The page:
War rationing meant that cosmetics became increasingly hard to find (less so in the US but very much so in the UK) and were subject to heavy luxury taxes in numerous countries, although this did not change the expectation that women would wear makeup, meaning that many people found makeshift ways to achieve the same look but with different, less conventional tools. For some women who couldn’t afford or easily access lipstick, beet juice was used as a way to create a lipstick-like stain (and still is used today by people when making homemade cosmetics), while some used shoe polish on their lashes instead of mascara (SPOILER ALERT: Don’t do that, your eyeballs are not shoes). In some cases, people used talc or bootlegged chalk-based powders (don’t do this) instead of face powders.
But (and this is a relatively big but, it’s like a semantic booty) even though lipstick was seen as being a luxury, the wartime government in the US and UK did not halt the production of it as it was seen as a morale booster. The products were in much shorter supply and cost more money, but it was understood that whether you were working on the front lines or in a factory, people still needed some sort of access to everyday luxuries to keep spirits up in a time when things were just - to put it academically - pants-on-head bonkers (NOTE: I am not an academic).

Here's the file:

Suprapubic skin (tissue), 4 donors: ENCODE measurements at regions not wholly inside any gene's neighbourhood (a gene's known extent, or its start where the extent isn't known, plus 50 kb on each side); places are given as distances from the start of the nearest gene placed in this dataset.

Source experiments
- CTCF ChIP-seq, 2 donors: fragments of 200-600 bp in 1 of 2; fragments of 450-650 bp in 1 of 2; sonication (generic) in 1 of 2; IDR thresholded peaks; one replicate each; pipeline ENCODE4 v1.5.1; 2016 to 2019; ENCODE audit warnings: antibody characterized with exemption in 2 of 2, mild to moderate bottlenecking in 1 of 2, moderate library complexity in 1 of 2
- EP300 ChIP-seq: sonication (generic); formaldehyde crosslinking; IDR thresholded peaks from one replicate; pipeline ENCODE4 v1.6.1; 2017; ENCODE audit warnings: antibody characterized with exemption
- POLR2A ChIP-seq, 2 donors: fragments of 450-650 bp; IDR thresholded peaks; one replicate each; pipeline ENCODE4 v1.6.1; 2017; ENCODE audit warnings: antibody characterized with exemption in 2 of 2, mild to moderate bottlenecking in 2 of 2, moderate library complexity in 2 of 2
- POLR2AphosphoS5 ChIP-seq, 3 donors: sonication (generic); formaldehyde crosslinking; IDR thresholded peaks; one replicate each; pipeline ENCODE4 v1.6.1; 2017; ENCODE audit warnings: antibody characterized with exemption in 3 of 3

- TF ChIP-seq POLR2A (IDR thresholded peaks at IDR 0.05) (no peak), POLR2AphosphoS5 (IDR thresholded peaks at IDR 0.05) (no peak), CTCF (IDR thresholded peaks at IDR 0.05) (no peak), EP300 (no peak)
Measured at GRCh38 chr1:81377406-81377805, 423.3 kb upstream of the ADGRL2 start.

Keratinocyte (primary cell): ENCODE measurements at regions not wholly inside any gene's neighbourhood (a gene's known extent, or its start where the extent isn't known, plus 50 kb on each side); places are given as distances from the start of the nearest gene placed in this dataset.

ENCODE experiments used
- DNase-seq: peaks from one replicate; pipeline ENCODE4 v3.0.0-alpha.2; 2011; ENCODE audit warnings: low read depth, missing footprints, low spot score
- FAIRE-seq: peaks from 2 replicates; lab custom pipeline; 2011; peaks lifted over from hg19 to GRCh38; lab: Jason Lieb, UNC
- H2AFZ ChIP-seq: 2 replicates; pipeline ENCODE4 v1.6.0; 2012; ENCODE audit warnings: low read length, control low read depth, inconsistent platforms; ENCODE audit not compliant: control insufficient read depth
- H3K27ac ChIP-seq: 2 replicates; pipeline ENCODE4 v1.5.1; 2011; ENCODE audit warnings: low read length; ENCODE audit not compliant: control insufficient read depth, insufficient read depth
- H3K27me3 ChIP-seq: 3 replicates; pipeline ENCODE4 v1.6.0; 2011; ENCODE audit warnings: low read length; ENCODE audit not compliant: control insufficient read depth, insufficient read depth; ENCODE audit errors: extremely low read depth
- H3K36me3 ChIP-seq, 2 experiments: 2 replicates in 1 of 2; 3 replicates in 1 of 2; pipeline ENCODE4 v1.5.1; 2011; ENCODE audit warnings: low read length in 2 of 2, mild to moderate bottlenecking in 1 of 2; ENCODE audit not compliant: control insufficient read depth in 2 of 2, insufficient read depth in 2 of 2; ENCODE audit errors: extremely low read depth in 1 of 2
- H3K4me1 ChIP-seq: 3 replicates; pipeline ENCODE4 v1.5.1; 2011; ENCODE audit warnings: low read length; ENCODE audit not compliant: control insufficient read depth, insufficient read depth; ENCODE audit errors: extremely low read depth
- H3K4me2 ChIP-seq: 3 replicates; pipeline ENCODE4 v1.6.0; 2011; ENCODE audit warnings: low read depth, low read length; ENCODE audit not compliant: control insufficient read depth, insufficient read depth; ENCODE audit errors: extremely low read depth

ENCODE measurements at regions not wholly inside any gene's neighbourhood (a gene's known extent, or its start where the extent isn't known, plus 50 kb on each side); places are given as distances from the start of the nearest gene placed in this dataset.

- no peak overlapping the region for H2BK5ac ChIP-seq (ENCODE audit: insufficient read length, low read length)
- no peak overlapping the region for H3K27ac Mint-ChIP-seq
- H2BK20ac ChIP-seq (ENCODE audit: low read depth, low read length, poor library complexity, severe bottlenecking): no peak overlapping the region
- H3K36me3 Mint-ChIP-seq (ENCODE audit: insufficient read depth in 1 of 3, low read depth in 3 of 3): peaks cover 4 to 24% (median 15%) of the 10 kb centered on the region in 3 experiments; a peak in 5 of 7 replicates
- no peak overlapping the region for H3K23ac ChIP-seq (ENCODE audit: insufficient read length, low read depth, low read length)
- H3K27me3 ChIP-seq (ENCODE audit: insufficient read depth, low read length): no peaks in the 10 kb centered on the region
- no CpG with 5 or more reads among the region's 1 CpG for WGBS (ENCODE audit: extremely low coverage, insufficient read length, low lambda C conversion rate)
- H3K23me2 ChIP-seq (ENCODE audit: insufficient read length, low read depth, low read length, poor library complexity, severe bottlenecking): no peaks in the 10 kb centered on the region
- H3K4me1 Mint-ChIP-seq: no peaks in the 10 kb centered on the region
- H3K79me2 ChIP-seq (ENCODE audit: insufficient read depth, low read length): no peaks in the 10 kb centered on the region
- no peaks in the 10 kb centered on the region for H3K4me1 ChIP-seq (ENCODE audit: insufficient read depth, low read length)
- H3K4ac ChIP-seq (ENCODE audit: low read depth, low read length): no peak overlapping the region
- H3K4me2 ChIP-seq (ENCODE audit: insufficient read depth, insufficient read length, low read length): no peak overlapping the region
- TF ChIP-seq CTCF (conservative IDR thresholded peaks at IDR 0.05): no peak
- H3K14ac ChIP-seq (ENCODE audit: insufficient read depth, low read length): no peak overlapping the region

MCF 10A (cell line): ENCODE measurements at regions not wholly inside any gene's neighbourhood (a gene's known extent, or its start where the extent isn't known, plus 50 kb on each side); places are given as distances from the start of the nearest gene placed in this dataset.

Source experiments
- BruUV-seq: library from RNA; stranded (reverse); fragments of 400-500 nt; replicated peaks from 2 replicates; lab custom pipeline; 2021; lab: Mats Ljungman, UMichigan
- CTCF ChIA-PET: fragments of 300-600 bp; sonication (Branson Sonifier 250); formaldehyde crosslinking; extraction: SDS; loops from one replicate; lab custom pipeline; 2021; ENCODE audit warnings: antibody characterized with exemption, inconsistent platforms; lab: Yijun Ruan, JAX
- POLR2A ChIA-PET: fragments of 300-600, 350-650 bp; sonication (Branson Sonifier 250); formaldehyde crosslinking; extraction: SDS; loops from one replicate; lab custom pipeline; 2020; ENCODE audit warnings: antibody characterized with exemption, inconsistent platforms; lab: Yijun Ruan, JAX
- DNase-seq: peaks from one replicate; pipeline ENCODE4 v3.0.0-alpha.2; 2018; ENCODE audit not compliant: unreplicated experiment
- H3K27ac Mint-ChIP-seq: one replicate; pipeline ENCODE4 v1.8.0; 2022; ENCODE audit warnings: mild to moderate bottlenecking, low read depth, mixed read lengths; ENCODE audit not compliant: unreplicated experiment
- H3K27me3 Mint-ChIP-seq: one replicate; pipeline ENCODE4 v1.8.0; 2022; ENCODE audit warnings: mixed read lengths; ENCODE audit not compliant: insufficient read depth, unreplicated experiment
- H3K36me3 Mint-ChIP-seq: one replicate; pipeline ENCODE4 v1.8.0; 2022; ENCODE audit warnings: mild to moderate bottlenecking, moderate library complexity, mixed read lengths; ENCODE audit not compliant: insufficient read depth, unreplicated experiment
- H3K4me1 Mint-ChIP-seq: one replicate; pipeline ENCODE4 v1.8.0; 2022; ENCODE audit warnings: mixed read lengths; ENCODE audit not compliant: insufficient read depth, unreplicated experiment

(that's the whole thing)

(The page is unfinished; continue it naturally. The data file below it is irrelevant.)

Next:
In one sense, the idea of the government going, “yo, put some lipstick on, darn it” is paternal and weird, but at the same time there’s something understandable about it. In a time when the entire world seemed to be in flux, with people’s lives turned upside-down and most creature comforts being no longer easily available, it’s a bit easier to understand how something as simple as lipstick or mascara can help someone during this time feel a little bit better about themselves, especially when everything else – from clothing to shampoo – were in short supply. It was a small bit of normalcy in a world that was anything but.
When it comes to the actual trends that were happening, the main color of this era is red. In case you missed that, let me just put it in all caps: RED. Lips were red. Nails were red. Blush was red. Eyes… were not red since listening to Dashboard Confessional and writing about how much deeper and smarter you are than your peers you are wasn’t a thing yet, but you get the idea. Red is such a dominant color that it’s actually difficult to find an ad or picture from the time depicting someone wearing a color that isn’t red. What’s really interesting is the role that red lipstick itself played for women in the 1940s, during a time when the role of women – both at home and in the workplace – was changing dramatically. With more and more women entering typically male-dominated workplaces and taking on previously “masculine” roles and joining in national military service, the way that women were viewed was starting to change. With this, though, came the push to make sure they still kept up a relatively feminine appearance, and that is where red lipstick came in.